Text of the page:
New Trade Alert for (XLF)
Financial Exchange Traded Fund Buy XLF January $20 Call @$3.25 or less
Risk Rating: 2 (1 = lowest 5 = highest)
Above Break Even Probability: 49%
Max Loss Probability: 17%
Battered Bank Buy
The financial crisis was many years ago but markets still feel like they are fighting the last war. Banks have yet to bounce and half of the losses from that 2009 sell off.
The 2007 XLF Financial Sector ETF peak at $38 to the extreme low at $6 has only recovered to the $22 half way midpoint of the plunge.
Score for this sector is minus 5% YTD and negative 8% over the last year lagging the overall market.
Since 2014 XLF has traded within a $19 to $25 symmetrical pattern with the aforementioned $22 pivot point prominent.
A move up to and through the XLF $25 resistance top targets a breakout run to $28.
Battered and bruised banks begin earnings season in the next weeks.
A stock substitution strategy using options ties up less capital and has absolutely limited risk to the premium paid. An option instead of buying the shares also has greater staying power for long term trend development.
The January option has six and a half months for Bullish development.
An In-The-Money option gives you the right to be long the shares from a lower strike price and costs much less than the stock itself.
The Options Way: Unlimited Upside Potential with Limited Risk.
An XLF Financial ETF long call option can provide the staying power in a potential bullish trend extension. More importantly, the maximum risk is the premium paid.
One major advantage of using long options instead of buying or selling shares is putting up much less money to control 100 shares — that’s the power of leverage.
Choosing an option can sometimes be a daunting task with all of the choices and expiration months. Simply put, traders want to buy a high probability option that has enough time to be right.
The option strike price is the level at which you have the right to buy without any obligation to do so. In reality, you rarely convert the option into shares. Simply sell the option you bought to exit the trade for gain or loss.
There are two rules options traders need to follow to be successful.
Rule One: Choose an option with 70%-plus probability. The Delta is a measurement of how well the option reacts to movement in the underlying security. It is also important to buy options that payoff from only a modest price move.
There is no need to ONLY make money on the all but infrequent long shot price explosions.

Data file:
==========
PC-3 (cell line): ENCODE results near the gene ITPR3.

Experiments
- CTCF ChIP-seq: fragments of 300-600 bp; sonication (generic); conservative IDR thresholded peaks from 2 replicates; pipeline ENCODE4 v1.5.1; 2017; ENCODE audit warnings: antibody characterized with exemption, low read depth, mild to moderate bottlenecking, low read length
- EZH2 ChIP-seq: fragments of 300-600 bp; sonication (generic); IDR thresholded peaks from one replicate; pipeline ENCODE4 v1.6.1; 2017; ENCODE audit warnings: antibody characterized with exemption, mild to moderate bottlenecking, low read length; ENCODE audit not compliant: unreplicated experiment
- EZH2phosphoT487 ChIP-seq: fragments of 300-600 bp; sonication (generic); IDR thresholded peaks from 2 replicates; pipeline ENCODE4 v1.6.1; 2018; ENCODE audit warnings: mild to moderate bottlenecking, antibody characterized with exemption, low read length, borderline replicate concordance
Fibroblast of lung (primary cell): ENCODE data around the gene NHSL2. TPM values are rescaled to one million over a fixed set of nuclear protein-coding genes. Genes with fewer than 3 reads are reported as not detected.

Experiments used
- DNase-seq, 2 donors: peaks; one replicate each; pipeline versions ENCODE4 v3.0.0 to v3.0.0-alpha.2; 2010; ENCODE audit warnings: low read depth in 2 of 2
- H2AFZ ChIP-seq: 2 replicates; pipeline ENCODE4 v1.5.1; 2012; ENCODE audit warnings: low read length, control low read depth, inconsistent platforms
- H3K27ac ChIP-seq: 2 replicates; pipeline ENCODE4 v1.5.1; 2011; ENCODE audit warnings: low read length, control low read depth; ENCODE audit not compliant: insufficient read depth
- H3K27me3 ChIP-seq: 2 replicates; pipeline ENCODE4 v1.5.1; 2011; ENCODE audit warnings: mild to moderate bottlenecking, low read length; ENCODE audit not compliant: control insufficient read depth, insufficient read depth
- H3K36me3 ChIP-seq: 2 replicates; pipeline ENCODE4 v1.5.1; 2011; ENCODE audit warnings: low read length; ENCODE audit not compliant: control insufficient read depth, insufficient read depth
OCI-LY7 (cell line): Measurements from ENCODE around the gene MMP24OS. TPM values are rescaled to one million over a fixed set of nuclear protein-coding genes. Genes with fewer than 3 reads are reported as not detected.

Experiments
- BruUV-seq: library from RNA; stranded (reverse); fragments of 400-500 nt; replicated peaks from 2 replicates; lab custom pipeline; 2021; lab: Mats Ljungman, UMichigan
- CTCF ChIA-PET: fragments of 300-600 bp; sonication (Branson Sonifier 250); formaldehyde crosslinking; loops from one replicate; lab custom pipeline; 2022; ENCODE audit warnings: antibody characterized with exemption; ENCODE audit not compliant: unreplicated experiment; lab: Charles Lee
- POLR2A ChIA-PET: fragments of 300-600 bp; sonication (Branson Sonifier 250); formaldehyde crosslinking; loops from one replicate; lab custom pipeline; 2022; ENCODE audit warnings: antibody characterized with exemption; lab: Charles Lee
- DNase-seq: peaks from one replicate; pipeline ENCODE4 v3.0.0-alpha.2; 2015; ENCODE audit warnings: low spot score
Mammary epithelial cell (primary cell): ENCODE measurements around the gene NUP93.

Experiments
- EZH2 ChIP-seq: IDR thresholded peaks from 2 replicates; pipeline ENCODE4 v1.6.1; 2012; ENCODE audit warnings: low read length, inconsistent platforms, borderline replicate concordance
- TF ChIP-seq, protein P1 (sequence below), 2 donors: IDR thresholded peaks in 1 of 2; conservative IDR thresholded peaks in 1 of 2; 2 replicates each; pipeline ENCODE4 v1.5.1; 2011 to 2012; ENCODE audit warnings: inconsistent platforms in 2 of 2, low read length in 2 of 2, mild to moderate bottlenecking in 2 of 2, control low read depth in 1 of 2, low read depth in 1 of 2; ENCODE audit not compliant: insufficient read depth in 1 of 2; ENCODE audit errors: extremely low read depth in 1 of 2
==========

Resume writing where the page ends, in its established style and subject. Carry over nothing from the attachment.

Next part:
Good Options can profit from only modest directional moves.
Any trade has a fifty/fifty chance of success. Buying options ITM options increase that probability. That Delta also approximates the odds that the option will be In The Money at expiration.
Buying better options are more expensive, but they are worth it — the chances of success are mathematically superior to buying cheap, long shot Out Of The Money lottery tickets that rarely ever pay off.
With XLF at $22.50, for example, an In The Money $20.00 strike option currently has $2.50 in real or intrinsic value. The remainder of any premium is the time value of the option.
Rule Two: Buy more time until expiration than you may need — at least three to six months for the trade to develop. Time is an investor’s greatest asset when you have completely limited the exposure risks.
Traders often buy too little time for the trade to develop. Nothing is more frustrating than being right but only after the option has expired premature to the market move.
Trade Setup: I recommend the XLF January $20 Call at $3.25 or less. A close in the stock below $20 on a weekly basis or the loss of half of the option premium could trigger an exit.
An option play also has staying power with the ability to ride through Ups and Downs that would force most stock traders out of the position.
The option also behaves much like the underlying stock with a much less money tied up in the investment. The Delta on the $20 strike call is 80%.
The January option has more than six months for bullish development. This option is like being long the stock from $20 with completely limited risk.
The maximum loss is limited to the $325 or less paid per option contract, with a stop at half of the premium paid. The upside, on the other hand, is unlimited.
The XLF option trade break even is $23.25 or less at expiration ($20 strike plus $3.25 or less option premium).
If shares move to the $28 target this option would be worth $8.00 for a 100% return on investment.